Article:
Also, I don’t see the US government OR the Cuban Americans being passive. Washington will offer billions in aid and the Cuban Americans will get in their boats bringing food, supplies and yes, maybe even guns one way then bringing out relatives on the way out.

    I am getting more and more convinced that Raul does not stand a chance of staying in power for more than a couple months after the announcement of Fidel’s death.

    Remember, we are in a US Presidential election cycle and they are already talking about Cuba. Imagine the hype after Castro’s death. Something for Dems and Republicans to pander about.

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  10. Follow up post #10 added on September 21, 2007 by cubanpete with 127 total posts

    Raul probably has his retirement retreat already selected in Venezuela.  The weather there is so much nicer than in North Korea.

    For change (cambio) we can believe in.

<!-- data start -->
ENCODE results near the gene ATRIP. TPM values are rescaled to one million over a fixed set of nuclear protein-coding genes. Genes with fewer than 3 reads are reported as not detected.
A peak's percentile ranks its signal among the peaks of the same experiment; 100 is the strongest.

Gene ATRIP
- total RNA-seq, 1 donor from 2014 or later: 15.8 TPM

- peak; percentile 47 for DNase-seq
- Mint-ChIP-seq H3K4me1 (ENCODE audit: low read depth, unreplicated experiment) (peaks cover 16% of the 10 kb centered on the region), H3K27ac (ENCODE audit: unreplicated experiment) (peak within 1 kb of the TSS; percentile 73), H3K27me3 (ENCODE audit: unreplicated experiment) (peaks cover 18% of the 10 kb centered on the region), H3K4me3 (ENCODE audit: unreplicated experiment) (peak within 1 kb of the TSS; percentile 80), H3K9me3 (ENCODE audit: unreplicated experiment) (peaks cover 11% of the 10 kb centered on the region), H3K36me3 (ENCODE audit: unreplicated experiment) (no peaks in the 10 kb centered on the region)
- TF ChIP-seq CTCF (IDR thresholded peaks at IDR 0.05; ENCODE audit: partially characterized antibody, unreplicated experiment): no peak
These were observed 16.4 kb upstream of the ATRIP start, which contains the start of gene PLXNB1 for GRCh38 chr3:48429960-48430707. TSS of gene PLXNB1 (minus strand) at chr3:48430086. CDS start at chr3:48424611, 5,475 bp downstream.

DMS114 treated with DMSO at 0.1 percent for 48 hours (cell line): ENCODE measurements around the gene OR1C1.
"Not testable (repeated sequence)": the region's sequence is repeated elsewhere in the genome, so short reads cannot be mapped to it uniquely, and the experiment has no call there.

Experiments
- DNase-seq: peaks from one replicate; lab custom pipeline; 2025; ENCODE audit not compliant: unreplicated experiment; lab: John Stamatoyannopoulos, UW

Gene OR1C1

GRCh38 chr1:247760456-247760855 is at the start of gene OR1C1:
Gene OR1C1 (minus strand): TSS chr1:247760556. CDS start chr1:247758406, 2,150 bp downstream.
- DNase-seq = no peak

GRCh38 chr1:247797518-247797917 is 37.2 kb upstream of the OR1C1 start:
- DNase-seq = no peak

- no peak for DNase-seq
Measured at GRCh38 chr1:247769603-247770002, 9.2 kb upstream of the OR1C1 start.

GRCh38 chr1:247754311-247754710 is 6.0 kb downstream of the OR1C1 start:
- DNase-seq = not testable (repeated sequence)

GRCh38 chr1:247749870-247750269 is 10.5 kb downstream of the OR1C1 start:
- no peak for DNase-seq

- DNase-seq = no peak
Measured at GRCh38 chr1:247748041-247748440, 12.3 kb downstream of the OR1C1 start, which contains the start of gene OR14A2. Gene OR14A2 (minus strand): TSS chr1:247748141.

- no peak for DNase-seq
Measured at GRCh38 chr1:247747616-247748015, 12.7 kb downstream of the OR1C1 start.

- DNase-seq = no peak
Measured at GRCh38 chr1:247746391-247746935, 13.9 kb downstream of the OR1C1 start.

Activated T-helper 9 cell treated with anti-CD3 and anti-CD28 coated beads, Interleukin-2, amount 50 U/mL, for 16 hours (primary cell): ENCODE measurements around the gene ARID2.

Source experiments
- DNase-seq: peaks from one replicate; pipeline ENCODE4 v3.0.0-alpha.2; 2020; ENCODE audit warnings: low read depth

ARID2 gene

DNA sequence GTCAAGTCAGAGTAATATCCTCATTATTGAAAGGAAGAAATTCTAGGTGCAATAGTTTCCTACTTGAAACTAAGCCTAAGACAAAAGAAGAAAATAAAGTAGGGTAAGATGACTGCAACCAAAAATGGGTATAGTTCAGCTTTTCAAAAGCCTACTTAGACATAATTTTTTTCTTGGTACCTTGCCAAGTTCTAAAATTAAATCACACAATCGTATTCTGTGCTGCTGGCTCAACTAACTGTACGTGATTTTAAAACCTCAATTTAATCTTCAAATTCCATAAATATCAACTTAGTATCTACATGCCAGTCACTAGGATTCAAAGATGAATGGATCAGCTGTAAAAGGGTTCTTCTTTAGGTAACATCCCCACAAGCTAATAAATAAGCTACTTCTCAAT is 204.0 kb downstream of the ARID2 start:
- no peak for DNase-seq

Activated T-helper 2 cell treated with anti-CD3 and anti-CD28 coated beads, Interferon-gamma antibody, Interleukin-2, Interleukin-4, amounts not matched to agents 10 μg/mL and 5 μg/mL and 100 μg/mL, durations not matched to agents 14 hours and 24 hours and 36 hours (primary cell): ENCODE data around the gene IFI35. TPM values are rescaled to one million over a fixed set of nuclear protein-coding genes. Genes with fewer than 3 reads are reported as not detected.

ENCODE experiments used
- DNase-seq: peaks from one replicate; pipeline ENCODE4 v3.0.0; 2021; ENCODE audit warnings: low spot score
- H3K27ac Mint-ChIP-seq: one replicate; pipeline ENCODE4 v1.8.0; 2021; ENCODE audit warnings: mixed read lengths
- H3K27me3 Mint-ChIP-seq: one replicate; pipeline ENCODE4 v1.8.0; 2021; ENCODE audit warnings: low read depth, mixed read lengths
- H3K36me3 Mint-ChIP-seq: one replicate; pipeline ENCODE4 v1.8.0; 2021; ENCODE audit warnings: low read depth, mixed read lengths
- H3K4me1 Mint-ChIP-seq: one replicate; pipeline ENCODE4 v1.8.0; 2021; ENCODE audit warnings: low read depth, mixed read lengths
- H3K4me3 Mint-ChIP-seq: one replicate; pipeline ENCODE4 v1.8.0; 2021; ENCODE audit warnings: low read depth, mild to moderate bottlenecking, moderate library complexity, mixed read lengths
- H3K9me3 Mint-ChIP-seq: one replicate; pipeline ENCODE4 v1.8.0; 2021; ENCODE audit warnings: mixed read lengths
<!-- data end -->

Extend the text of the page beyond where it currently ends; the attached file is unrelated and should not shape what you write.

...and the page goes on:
11. Follow up post #11 added on September 21, 2007 by manfredz with 464 total posts

    if he turns things around significantly and quickly - something i don’t expect but don’t rule out either - he may; otherwise i think you’re right on.

  12. Follow up post #12 added on September 21, 2007 by publisher with 3905 total posts


    Either way it sounds like the announcement of Fidel Castro’s death will be a life altering event for Raul.

    He is either:

    1. secretly a good guy with good intentions who can convince people to support him

    2. a ruthless dictator who will do things his way who can convince people to support him

    3. a liar who is all talk and no action

    4. just a vice president for 48 years with little or no talent, ambition, charisma or support